Svetlana Alexievich, a Belarussian journalist and dissident writer, won the Nobel Prize in literature on Thursday (8 October) “for her polyphonic writings, a monument to suffering and courage in our time”, the Swedish Academy announced.
Twitter has always been a place to find out what’s going on in the world, with a little help from the crowd. The catch is that you have to know the right people to follow if you want to track the path of a hurricane or question this year’s selection of Emmy winners.
Twitter hopes to make the platform more welcoming to newcomers with thelaunch of “Moments” on Tuesday. It offers curated tweets tied to news and other events. Previously known as “Project Lightning,” the new feature debuts in the latest app update with its own dedicated tab and a snazzy lightning bolt button. Moments will also be available at Twitter.com.
The front page of the Internet — or at least some people’s Internet — nowofficially has a publication to call its own. Today Reddit launched Upvoted, a site with stories sourced from the online community and written by a small team of editors.
Upvoted, the website, follows on the launch of some earlier editorial experiments from Reddit this year, including Upvoted the podcast, and Upvoted Weekly, an email newsletter, both designed to showcase some of the best material working its way across Reddit.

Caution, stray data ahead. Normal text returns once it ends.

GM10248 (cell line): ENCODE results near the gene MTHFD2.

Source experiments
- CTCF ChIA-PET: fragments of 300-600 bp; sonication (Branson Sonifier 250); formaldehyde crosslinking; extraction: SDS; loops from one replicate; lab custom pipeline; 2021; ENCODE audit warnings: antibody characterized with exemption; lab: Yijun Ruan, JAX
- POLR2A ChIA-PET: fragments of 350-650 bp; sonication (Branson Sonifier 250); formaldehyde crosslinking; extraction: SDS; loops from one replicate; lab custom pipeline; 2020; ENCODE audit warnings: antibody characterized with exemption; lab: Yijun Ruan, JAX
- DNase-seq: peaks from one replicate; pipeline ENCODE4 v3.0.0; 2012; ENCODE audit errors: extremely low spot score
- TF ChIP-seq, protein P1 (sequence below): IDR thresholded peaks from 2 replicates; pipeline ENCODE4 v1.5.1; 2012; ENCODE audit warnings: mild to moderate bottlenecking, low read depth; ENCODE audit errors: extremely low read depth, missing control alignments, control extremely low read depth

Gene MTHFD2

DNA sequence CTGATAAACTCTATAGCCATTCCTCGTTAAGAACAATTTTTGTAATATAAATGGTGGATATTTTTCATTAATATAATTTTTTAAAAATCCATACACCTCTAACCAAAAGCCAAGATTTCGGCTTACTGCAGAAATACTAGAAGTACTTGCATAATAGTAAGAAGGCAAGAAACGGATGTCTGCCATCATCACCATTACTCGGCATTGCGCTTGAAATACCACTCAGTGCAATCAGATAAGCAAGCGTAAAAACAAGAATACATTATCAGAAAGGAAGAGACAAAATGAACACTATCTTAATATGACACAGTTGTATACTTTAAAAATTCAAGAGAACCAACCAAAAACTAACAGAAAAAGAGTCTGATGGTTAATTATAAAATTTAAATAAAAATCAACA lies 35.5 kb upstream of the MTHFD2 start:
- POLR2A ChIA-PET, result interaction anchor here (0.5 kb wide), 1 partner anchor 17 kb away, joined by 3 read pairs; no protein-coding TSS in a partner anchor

The New York Times on Wednesday unveiled a plan to reach $800 million in digital revenue by 2020 — double the $400 million in digital revenue it generated in 2014.
In order to meet the ambitious goal, which was outlined in a lengthy memosigned by New York Times CEO Mark Thompson, executive editor Dean Baquet, and other executives, the Times plans to redouble its focus on reader engagement and subscriptions.
The question about what Medium is, exactly, was muddied a little further Wednesday night when CEO Ev Williams announced a bunch of changes to the platform. (Wait, maybe that’s what it is, a platform!)
That post was accompanied by a slew of other update posts from various Medium staffers, which I’ve tried to thread in through this post; you can see all of them here.
Google thinks you’re going to be bored by the end of this sentence.
That’s about the attention span, they say, of the average mobile user. If you don’t hook ’em in a few seconds, you’ve lost ’em.
Google unveiled its new plan to speed up the mobile web today — Accelerated Mobile Pages, or AMP — and it’s the latest attempt by a technology company to deal with the problem of the slow mobile web. Facebook has its Instant Articles to make certain news stories load more quickly in an app; Apple wants to move you into its slick new Apple News app. Google’s effort has more to do with changing the mobile web than building its own app or environment, which is why AMP is debuting with a ton of partners in technology (Twitter, Pinterest, LinkedIn, Chartbeat, Parsely) and publishing (The New York Times, Vox Media, the Financial Times, Gannett, Hearst, the Posts Washington and Huffington).
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